What It Takes To Be A Leader – English Essay
In the late nineties, I was the vice president of Afternoon Helpers, a district program in Switzerland, whose purpose was to improve the educational performance of students in the primary and secondary school
districts. My high school philosophy teacher, the president and founder of the program, had asked me to join the group since she was aware of my successful participation in other volunteer activities. After one year, she appointed me vice president, a position that I viewed as a challenge.
I immediately loved the experience, once I had defined the problem: the volunteers were frequently doing homework, instead of spending time getting the children to accomplish their tasks. The method solved only an immediate problem; it did not promote productive work habits that would last a lifetime. Working with teachers and students from different disciplines, I investigated the problems of educational design and soon realized that my own constructive concepts would greatly benefit the program. I began confidently expressing my ideas in the debriefing meetings.
“We cannot change what we do until we change how we think, and we cannot change how we think until we change who we are.” I felt compelled to state this idea during one meeting. Perhaps the cold, rainy atmosphere outside affected the acceptance level of attendees inside, because the deafening silence that followed indicated their disapproval of my attitude and my words. I was convinced that there was an impending need for the program to be updated, but I was not factoring in my age in relation to the other members. Still, I persisted.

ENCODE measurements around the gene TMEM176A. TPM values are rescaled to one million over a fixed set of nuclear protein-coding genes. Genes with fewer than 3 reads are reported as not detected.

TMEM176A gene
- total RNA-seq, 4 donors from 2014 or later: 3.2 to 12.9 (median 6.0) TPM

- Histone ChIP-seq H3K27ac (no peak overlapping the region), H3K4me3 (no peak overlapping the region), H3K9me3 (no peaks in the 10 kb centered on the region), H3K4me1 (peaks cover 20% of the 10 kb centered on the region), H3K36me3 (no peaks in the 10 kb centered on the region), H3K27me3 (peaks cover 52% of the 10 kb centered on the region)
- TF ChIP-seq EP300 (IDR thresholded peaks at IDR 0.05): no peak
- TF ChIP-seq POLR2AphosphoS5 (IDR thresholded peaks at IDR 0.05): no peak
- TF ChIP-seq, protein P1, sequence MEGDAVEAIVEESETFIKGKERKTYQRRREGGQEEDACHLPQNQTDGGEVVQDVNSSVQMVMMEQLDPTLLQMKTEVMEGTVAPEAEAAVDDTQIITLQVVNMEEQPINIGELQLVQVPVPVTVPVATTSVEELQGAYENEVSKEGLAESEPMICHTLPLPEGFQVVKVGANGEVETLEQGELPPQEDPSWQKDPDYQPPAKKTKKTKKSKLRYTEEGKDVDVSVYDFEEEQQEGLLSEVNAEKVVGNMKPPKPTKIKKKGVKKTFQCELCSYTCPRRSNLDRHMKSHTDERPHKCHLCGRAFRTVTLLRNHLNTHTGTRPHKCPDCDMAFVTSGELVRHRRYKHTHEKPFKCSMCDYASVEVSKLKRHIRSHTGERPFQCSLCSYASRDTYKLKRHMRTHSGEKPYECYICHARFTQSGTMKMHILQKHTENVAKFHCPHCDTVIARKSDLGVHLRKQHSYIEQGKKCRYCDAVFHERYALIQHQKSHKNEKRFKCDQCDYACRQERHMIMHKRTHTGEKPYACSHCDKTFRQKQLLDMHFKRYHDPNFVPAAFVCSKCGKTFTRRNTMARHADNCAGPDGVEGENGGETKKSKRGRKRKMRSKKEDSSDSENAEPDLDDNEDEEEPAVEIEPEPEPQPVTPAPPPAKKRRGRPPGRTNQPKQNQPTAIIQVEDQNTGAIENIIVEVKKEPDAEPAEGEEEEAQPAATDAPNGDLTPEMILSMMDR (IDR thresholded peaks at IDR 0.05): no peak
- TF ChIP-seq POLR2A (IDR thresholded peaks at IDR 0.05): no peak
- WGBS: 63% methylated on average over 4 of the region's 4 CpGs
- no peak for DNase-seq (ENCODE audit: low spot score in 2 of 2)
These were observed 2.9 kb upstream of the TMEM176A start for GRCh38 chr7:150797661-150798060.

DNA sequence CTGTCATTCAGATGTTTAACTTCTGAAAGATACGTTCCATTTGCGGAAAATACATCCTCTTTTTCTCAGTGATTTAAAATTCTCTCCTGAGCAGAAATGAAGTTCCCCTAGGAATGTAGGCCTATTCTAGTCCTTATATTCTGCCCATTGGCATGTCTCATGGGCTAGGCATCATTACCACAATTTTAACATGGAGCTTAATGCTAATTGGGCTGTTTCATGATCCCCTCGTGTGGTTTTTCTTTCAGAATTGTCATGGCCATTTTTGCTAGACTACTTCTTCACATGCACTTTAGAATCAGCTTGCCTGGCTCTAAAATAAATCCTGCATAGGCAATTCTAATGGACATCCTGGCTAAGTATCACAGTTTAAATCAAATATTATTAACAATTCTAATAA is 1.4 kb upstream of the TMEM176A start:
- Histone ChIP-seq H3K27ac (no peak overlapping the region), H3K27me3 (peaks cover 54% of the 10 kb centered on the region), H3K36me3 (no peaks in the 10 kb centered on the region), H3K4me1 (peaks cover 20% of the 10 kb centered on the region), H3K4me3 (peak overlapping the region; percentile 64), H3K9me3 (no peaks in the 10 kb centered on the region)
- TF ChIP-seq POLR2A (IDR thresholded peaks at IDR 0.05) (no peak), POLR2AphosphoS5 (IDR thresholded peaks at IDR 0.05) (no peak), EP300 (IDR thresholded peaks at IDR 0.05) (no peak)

I continued to explore the educational process. “Reframing! That is the point.” I then encouraged the group to improve continuously, to change our paradigm, and to think out-of-the-box. My challenging dream was to analyze what we were doing for the students and to respond more creatively to the overwhelming problem, the students’ lack of interest in academic achievement. We should teach students to improve their vocabulary by using context to understand new words, instead of memorizing lists; we could match them with pen pals who shared particular interests, thereby successfully improving their writing skills; and we could correlate scientific theories with real innovations, such as CD, to show them the important role that science plays in their lives. Constructive action would promote classroom interest.
As I continued speaking, the mood of my audience changed; tension dissipated as they heard my sincere pleas for constructive changes that would make a difference in local educational opportunities. I observed shared glances that were thoughtful, touching, and even approving. My teacher, more than anyone, nodded her agreement. When it was her turn to speak, she used the wording that we had prepared together. I took a deep breath, feeling relaxed and completely fulfilled. Only then did I understand why I had been appointed vice president at such a young age; my teacher was convinced that I had the leadership potential to effect change and reframe the general habits of the volunteer staff